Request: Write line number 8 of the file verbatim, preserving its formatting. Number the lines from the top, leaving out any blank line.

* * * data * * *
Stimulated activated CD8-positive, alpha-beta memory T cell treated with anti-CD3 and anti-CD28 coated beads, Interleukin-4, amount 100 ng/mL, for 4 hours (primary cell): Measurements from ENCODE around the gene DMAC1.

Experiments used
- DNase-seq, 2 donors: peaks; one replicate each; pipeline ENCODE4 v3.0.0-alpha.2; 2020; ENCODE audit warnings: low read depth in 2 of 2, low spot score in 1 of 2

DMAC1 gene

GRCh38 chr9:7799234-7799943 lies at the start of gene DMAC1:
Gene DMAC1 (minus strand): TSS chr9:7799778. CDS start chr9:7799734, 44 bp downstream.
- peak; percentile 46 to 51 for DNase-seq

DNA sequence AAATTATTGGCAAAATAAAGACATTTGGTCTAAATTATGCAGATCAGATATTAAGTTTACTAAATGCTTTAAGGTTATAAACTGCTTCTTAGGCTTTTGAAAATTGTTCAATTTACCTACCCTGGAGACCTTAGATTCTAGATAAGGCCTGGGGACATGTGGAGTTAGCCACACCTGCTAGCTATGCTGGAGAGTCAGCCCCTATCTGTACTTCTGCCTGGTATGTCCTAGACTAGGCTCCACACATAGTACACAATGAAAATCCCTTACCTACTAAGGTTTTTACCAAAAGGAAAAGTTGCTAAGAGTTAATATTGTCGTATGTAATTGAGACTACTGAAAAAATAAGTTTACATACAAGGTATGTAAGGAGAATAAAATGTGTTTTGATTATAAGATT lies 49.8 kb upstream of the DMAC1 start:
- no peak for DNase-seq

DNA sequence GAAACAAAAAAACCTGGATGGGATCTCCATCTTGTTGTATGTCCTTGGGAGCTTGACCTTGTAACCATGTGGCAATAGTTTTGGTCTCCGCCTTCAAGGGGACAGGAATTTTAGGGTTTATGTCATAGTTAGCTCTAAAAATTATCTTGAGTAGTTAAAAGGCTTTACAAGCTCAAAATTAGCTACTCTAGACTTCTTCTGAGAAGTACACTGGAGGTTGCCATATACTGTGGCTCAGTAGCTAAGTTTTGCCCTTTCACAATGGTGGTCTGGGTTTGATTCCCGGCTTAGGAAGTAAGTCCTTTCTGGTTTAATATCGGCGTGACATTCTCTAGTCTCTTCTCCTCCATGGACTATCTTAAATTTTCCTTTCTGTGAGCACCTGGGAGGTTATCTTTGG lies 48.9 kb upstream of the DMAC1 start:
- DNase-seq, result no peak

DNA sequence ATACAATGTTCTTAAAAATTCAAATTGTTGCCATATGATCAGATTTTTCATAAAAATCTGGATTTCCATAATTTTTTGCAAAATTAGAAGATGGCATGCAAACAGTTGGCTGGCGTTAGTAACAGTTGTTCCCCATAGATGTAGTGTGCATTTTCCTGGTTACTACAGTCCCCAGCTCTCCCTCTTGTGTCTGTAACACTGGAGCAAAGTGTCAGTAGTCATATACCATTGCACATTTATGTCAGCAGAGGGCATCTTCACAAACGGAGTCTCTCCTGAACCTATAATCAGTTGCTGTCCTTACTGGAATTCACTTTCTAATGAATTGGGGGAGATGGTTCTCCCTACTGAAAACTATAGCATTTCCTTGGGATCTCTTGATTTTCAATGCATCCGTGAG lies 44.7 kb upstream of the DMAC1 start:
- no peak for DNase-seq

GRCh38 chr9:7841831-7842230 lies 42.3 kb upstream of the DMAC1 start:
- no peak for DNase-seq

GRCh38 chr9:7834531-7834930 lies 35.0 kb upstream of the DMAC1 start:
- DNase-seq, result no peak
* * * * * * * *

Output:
DNA sequence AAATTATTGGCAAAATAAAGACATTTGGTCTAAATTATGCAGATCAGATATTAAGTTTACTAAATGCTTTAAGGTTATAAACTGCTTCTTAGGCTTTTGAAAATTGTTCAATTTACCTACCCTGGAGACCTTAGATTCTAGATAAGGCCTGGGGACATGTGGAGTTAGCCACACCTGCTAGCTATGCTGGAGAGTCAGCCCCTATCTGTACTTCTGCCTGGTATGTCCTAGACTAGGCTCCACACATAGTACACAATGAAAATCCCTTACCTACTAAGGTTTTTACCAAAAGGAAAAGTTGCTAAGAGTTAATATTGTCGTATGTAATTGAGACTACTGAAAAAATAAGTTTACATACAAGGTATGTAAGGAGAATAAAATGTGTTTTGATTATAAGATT lies 49.8 kb upstream of the DMAC1 start: